Decre & Baret, JFM, 2003: Flow of Water Film over a Trench Topography Comparison between experimental free surface profiles and those predicted by solution of the full Navier-Stokes and Lubrication equations. Agreement is very good between all data. Lubrication theory is accurate – for thin film flows with small topography and inertia! One of the major industrial applications is the deposition and flow of continuous thin liquid films over man-made or naturally occurring functional substrates containing regions of micro-scale topography. The main problem of this application occurs during the levelling or planarization stage, when the free surface of the coated film is desired to be kept as planar as possible, then it hardens and creates an artificial layer over given substrate. For example, you can see the capillary waves for thin film flow over thermoelectric micro-device that have to be levelled during the planarisation stage. In this work we would like to investigate how the free surface of the thin film is influenced by inertia of the fluid and compare capabilities of different mathematical formulations to capture the inertia effects.

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**3D Film Flow over Topography**

Thin Film Flows with Significant Inertia Free surfaces can be strongly influenced by inertia: e.g. free surface instability, droplet coalescence,... standard lubrication theory can be extended to account for significant inertia – Depth Averaged Formulation of Veremieiev et al, Computer & Fluids, 2010. Film Flows of Arbitrary Thickness over Arbitrary Topography Need full numerical solutions of 3D Navier-Stokes equations! One of the major industrial applications is the deposition and flow of continuous thin liquid films over man-made or naturally occurring functional substrates containing regions of micro-scale topography. The main problem of this application occurs during the levelling or planarization stage, when the free surface of the coated film is desired to be kept as planar as possible, then it hardens and creates an artificial layer over given substrate. For example, you can see the capillary waves for thin film flow over thermoelectric micro-device that have to be levelled during the planarisation stage. In this work we would like to investigate how the free surface of the thin film is influenced by inertia of the fluid and compare capabilities of different mathematical formulations to capture the inertia effects.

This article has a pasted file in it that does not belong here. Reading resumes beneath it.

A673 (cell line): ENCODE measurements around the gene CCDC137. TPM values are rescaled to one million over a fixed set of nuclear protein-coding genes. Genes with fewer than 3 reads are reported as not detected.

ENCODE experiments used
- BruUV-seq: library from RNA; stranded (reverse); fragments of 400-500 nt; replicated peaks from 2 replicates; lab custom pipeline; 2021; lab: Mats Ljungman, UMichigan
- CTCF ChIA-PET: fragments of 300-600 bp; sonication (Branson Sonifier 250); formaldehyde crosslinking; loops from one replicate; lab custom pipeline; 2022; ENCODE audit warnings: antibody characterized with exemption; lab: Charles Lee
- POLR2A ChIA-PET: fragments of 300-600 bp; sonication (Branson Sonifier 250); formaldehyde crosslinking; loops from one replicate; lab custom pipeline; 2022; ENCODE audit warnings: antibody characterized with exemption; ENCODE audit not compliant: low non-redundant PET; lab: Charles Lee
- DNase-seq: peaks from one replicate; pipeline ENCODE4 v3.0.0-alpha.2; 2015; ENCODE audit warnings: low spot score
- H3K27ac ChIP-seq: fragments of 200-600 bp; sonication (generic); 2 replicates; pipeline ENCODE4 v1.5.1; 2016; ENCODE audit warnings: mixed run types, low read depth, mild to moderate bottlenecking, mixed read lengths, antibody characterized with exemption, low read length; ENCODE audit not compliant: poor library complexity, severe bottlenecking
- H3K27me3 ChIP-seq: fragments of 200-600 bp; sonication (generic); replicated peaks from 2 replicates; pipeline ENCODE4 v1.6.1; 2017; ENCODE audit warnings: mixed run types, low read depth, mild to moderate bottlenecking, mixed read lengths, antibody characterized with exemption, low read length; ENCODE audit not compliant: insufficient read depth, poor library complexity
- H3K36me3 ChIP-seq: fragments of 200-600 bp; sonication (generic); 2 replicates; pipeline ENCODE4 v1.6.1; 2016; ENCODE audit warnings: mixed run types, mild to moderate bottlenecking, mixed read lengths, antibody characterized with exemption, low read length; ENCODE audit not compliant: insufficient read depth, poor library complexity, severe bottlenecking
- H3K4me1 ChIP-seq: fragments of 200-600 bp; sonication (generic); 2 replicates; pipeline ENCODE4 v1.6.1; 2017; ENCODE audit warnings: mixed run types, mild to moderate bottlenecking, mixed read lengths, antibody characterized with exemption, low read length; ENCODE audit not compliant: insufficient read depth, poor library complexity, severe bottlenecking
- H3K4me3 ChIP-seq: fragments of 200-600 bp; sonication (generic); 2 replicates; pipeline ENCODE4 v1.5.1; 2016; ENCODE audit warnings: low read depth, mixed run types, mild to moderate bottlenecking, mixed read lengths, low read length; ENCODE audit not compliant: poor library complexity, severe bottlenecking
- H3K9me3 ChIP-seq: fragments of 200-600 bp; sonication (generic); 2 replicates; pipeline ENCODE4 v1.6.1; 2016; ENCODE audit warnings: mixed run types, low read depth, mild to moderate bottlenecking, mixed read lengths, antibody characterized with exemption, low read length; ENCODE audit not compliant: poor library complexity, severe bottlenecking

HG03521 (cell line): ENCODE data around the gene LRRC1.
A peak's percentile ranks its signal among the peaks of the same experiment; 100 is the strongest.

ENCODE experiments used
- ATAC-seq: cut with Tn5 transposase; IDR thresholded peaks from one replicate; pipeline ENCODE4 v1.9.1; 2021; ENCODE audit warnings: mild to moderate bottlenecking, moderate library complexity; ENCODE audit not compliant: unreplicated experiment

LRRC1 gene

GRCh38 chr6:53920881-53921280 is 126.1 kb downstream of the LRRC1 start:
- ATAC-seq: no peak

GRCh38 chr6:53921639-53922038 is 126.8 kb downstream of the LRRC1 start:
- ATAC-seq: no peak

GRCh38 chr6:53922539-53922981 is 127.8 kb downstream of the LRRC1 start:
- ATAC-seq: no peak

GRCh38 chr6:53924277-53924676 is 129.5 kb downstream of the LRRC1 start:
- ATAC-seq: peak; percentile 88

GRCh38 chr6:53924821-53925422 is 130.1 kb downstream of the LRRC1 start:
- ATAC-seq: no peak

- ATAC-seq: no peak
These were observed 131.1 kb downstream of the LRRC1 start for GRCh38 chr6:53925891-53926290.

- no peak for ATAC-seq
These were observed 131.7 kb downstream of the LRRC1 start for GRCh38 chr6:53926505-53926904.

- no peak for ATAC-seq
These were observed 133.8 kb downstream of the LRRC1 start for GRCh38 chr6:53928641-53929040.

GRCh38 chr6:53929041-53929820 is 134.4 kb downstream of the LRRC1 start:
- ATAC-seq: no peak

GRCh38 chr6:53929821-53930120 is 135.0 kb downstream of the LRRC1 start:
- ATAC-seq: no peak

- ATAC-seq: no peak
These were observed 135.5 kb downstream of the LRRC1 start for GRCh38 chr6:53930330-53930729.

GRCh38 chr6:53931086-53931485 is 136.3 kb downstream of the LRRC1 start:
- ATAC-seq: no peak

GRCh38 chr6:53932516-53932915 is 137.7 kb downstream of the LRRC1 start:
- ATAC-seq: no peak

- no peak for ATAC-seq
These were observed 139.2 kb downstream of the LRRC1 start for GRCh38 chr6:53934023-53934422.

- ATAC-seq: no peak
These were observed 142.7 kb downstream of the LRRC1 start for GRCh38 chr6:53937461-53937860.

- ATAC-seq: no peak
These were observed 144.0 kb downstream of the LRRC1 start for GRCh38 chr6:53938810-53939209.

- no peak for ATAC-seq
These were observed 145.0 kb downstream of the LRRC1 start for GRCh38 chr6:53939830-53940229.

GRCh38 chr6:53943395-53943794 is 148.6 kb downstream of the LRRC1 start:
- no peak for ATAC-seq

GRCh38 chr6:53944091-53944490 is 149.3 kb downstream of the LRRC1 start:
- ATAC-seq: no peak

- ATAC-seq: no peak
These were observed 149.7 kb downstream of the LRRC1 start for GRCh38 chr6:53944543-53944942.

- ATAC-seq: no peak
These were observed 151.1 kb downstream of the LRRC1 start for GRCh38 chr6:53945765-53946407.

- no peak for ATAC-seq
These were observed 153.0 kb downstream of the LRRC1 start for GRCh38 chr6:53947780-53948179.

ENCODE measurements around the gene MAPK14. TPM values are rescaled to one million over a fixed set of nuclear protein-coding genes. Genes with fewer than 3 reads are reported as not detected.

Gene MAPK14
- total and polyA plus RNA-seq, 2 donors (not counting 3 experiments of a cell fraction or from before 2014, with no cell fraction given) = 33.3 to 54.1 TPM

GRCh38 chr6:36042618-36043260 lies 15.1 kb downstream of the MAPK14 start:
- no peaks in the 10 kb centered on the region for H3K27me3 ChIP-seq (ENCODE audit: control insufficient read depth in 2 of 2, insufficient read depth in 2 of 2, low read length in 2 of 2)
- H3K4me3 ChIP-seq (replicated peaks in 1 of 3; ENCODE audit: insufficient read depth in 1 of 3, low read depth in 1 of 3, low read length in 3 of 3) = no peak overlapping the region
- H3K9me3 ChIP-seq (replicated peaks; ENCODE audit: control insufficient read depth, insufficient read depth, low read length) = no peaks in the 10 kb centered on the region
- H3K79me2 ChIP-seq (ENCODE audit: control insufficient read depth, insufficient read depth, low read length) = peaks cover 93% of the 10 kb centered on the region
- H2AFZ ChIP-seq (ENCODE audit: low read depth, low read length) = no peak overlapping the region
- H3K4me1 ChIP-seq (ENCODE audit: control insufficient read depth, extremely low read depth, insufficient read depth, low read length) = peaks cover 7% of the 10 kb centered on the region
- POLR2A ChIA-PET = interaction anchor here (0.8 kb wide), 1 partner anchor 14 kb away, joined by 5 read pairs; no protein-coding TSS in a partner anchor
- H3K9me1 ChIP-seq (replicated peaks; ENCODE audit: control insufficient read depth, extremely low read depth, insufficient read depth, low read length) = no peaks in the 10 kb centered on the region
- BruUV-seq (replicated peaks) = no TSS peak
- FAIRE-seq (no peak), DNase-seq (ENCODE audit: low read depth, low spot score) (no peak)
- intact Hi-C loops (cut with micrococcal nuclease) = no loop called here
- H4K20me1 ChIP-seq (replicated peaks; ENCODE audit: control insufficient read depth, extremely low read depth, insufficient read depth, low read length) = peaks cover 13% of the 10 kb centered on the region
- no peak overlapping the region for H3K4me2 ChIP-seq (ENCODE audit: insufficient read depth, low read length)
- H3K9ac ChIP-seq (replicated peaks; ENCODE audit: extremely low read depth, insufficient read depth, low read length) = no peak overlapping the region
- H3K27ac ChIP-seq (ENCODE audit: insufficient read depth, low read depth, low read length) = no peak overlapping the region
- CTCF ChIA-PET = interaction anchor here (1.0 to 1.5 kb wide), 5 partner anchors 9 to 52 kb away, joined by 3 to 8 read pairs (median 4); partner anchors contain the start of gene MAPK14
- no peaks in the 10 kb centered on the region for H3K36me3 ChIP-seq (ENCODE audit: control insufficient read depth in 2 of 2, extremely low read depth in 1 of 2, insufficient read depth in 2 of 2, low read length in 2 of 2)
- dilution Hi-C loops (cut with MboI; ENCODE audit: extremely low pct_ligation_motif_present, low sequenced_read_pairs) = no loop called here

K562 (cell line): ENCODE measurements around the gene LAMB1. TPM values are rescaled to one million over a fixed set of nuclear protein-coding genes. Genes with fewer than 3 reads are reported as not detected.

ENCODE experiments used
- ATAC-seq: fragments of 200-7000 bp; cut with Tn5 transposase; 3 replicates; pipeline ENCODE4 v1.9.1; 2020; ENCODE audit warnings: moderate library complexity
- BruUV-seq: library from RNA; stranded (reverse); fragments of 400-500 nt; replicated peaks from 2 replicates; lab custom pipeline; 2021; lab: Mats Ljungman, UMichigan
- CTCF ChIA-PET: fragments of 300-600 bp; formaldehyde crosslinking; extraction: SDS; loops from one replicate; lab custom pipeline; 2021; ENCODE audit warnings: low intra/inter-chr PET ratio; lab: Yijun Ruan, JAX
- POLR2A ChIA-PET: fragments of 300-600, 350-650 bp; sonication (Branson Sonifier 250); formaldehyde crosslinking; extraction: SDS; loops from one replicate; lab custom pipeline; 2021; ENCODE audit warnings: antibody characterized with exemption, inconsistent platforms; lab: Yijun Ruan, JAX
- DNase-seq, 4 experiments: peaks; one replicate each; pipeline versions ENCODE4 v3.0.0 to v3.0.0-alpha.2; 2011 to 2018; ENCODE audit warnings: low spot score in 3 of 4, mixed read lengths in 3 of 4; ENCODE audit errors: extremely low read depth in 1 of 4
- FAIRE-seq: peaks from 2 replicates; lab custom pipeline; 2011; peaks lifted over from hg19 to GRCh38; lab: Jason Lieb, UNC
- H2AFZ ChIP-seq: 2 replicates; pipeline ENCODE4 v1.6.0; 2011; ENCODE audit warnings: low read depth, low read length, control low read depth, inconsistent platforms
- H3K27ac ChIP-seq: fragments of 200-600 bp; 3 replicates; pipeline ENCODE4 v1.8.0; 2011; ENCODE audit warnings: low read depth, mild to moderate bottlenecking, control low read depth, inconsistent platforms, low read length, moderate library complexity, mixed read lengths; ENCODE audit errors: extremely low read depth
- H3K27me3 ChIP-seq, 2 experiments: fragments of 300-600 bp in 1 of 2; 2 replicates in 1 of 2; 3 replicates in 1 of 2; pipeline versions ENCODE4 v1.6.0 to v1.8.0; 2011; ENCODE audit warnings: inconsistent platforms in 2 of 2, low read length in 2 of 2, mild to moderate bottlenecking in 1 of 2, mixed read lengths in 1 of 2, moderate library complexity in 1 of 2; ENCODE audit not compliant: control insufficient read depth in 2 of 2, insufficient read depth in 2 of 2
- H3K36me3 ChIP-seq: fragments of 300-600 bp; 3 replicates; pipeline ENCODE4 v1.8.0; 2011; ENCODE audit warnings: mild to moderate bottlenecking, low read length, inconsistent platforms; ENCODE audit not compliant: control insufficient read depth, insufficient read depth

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**Depth-Averaged Formulation for Inertial Film Flows**

Reduction of the Navier-Stokes equations by the long-wave approximation: Restrictions: 2. Depth-averaging stage to decrease dimensionality of unknown functions by one: , The process of derivation of the Depth-Averaged Form includes reduction of the Navier-Stokes equations by the long-wave approximation, then averaging them along the depth of the film and finally assumption of self-similar velocity profile to estimate unknown terms. Restrictions: no velocity profiles and internal flow structure 3. Assumption of Nusselt velocity profile to estimate unknown friction and dispersion terms:

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**Depth-Averaged Formulation for Inertial Film Flows**

DAF system of equations: For Re = 0 DAF ≡ LUB Obtained system of equations for 3 unknown functions – averaged streamwise and spanwise velocities and film thickness is closed by appropriate boundary conditions. As you can see there are convective terms in the momentum equations, that represent inertial forces and will cause a difficulty during the numerical resolution. For zero Reynolds number or without this convective terms the DAF system and the lubrication approximation are equivalent. In this case an explicit forms of the averaged velocities are obtained and are substituted into the equation for the conservation of mass that results in one forth order partial differential equation. Boundary conditions: Inflow b.c. Outflow (fully developed flow) Occlusion b.c.

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**Flow over 3D trench: Effect of Inertia**

Gravity-driven flow of thin water film: 130µm ≤ H0 ≤ 275µm over trench topography: sides 1.2mm, depth 25µm surge bow wave comet tail

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**Accuracy of DAF approach**

Gravity-driven flow of thin water film: 130µm ≤ H0 ≤ 275µm over 2D step-down topography: sides 1.2mm, depth 25µm Max % Error vs Navier-Stokes (FE) Error ~1-2% for Re=50 and s0 ≤0.2 s0=step size/H0